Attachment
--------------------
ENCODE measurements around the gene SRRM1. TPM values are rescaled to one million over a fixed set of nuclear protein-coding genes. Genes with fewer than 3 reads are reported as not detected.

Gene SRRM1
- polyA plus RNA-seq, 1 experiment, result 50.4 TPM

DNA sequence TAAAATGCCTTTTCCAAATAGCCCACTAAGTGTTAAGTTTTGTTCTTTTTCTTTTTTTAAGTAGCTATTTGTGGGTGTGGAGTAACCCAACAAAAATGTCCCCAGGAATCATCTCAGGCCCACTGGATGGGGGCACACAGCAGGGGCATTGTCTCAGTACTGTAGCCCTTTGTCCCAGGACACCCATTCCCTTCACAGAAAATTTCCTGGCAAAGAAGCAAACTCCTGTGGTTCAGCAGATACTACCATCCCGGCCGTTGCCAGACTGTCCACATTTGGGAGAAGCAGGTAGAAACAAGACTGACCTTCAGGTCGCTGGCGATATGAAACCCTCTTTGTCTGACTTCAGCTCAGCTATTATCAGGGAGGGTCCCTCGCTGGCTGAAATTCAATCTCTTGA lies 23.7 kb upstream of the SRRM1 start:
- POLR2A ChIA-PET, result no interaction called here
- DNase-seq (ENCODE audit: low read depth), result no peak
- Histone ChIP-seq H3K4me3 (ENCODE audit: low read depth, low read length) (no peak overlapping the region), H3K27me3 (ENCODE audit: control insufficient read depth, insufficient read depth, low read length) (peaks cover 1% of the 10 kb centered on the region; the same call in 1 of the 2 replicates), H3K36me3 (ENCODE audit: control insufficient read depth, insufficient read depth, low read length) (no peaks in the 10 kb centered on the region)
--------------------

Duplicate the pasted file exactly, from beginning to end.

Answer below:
ENCODE measurements around the gene SRRM1. TPM values are rescaled to one million over a fixed set of nuclear protein-coding genes. Genes with fewer than 3 reads are reported as not detected.

Gene SRRM1
- polyA plus RNA-seq, 1 experiment, result 50.4 TPM

DNA sequence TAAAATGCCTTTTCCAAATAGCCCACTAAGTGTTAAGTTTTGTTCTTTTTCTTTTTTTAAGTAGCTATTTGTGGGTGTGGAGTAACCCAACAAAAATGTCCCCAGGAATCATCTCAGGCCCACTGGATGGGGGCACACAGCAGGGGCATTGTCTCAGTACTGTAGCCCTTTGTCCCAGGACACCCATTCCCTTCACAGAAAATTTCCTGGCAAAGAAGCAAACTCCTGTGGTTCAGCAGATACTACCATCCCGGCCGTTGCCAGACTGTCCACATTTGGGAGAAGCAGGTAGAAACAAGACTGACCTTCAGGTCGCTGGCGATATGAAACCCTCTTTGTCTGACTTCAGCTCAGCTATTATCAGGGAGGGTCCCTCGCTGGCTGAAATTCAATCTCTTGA lies 23.7 kb upstream of the SRRM1 start:
- POLR2A ChIA-PET, result no interaction called here
- DNase-seq (ENCODE audit: low read depth), result no peak
- Histone ChIP-seq H3K4me3 (ENCODE audit: low read depth, low read length) (no peak overlapping the region), H3K27me3 (ENCODE audit: control insufficient read depth, insufficient read depth, low read length) (peaks cover 1% of the 10 kb centered on the region; the same call in 1 of the 2 replicates), H3K36me3 (ENCODE audit: control insufficient read depth, insufficient read depth, low read length) (no peaks in the 10 kb centered on the region)